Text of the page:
Magazine article The New Yorker

NOWHERE; PERSONAL RESPONSIBILITY DEPT. Series: 2/5

Magazine article The New Yorker

NOWHERE; PERSONAL RESPONSIBILITY DEPT. Series: 2/5

Article excerpt

Larry Kramer delivered a long and fiery speech at Cooper Union last Sunday night. That, of course, was nothing new. Kramer, the playwright who founded the activist group act up and was the signature voice of the age of aids, is famous for his fury: once, he and thousands of his supporters invaded St. Patrick's Cathedral during Mass; another time, they wrapped Jesse Helms's house in a giant yellow condom. Over the years, they hounded pharmaceutical companies and the government into developing and providing drugs and treatments.

In the early days of aids, straight people disliked Kramer for his aggressive honesty and gays ridiculed him for what they saw as his prissiness about sex, but now, at sixty-nine, he seems to have outlived the animosity of both groups. He has also outlived almost all of his friends. "It's funny," the playwright Tony Kushner said recently. "These days, audiences are fond of Larry. They seem wistful. Can you imagine that? Being wistful about Larry?"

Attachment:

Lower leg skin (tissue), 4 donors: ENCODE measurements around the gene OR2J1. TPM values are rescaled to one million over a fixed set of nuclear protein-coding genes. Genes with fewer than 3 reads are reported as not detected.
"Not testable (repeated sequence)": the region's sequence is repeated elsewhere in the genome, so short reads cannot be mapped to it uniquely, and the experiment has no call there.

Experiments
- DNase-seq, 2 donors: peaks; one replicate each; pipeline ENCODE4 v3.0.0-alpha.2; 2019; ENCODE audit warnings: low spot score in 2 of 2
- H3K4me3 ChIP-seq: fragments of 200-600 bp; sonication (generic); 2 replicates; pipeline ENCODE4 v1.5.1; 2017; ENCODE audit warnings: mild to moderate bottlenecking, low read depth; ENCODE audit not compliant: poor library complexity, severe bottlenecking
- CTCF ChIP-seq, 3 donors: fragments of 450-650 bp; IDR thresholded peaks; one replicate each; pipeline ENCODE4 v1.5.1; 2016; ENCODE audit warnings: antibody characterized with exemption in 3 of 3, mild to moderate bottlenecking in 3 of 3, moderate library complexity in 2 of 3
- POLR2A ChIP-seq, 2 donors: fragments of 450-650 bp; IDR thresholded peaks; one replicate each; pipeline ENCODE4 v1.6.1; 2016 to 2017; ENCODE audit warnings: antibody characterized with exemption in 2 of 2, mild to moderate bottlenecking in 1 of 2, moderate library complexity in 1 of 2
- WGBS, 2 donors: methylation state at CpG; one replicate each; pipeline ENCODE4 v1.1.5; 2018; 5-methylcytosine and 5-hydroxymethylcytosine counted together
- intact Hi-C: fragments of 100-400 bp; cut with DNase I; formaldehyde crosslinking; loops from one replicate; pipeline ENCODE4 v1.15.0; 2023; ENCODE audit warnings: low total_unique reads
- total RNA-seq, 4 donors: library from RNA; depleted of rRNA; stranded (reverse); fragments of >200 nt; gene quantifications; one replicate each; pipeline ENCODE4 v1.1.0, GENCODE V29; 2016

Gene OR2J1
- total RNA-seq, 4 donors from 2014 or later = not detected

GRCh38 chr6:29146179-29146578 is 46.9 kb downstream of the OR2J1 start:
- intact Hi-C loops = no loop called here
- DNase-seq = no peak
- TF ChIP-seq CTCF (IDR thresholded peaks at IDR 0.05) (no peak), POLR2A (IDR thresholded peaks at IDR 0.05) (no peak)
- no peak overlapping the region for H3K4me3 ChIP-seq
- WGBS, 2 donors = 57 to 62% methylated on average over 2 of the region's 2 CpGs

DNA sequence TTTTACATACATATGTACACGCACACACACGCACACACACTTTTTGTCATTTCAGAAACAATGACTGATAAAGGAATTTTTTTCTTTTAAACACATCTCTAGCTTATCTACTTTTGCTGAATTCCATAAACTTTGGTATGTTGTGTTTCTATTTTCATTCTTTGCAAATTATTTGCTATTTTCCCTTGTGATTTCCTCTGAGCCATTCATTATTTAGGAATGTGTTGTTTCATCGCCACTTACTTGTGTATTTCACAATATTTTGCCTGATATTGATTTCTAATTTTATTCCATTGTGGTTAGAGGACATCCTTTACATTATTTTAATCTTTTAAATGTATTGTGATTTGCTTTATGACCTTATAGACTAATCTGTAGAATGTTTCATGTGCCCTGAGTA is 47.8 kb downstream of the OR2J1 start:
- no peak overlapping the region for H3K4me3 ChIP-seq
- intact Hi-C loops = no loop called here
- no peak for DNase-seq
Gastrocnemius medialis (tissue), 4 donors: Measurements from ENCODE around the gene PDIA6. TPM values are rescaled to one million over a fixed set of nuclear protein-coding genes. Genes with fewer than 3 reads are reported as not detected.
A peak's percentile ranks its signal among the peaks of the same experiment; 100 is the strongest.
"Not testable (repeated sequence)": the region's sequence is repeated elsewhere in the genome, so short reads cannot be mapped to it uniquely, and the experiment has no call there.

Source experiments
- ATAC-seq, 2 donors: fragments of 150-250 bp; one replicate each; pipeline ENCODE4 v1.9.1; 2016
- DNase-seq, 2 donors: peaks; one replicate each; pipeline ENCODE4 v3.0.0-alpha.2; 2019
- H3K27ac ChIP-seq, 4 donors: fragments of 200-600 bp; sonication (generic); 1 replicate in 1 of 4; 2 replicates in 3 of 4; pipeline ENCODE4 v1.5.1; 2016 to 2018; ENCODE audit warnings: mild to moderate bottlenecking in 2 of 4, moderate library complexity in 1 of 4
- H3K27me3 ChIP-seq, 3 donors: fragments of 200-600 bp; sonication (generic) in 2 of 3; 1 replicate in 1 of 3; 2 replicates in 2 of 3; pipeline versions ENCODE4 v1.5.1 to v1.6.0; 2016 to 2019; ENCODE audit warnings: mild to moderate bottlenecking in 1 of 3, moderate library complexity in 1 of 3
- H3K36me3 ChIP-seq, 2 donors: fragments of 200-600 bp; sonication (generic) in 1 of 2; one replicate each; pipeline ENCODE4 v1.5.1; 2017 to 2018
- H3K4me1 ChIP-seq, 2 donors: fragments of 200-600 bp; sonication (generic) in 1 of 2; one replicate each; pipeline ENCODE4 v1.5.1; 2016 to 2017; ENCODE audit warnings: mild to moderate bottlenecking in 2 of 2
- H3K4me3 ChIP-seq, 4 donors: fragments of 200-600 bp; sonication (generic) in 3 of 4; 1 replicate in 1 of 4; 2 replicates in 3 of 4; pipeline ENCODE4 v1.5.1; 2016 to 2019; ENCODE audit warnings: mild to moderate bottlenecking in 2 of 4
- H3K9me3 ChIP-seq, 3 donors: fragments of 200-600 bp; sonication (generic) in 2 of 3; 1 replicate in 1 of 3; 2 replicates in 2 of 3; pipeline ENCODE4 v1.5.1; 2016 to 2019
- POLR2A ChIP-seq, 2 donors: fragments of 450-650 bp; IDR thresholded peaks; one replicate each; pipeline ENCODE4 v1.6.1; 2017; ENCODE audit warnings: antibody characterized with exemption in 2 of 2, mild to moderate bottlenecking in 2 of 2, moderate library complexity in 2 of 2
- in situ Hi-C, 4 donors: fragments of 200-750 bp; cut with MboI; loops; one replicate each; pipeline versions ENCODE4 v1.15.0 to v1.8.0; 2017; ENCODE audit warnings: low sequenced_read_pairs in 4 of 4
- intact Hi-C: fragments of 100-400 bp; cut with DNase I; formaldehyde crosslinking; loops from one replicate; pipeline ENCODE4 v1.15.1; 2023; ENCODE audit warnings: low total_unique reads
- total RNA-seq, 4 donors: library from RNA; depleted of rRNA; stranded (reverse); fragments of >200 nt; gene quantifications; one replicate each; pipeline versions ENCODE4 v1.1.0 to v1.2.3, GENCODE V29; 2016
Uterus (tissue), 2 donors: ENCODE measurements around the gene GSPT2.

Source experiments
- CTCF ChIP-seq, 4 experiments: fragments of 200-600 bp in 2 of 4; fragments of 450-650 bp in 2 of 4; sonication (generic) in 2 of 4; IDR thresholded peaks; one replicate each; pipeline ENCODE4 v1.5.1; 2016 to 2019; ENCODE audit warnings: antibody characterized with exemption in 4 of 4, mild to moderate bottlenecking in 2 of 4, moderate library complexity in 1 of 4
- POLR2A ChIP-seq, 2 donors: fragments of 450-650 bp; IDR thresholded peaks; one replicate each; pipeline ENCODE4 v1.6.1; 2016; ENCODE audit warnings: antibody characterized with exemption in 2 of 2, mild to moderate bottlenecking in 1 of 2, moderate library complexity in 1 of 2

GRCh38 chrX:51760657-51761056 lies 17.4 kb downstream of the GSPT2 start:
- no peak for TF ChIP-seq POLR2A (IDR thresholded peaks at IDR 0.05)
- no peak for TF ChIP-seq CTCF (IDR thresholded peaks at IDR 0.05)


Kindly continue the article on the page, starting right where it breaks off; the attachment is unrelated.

Kramer surprises people who have seen him screeching on television or have read one of his radioactive e-mails. In conversation, he tends to speak so softly that one has to lean in to hear him. At Cooper Union, Kramer wore his usual uniform: overalls and a sweater with an American flag on it, over a red turtleneck. He looked stooped, old. He spoke for more than an hour, at the same lectern that Abraham Lincoln (who Kramer ceaselessly insists was gay) used when he addressed New Yorkers, in 1860. On Sunday night, the Great Hall was full; hundreds of people were turned away.

The speech, entitled "The Tragedy of Today's Gays," began with a dire assessment of the Presidential election. "I hope we all realize that, as of November 2nd, gay rights are officially dead," Kramer said. "And that from here on we are going to be led even closer to the guillotine. Almost sixty million people whom we live and work with every day think we are immoral. 'Moral values' was at the top of many lists of why people supported George Bush. Not Iraq. Not the economy. Not terrorism. 'Moral values.' In case you need a translation, that means us."

But Kramer has never been harder on others than he has been on homosexuals themselves. It is the main reason that he has occasionally been dismissed as a febrile modern version of Cotton Mather. …

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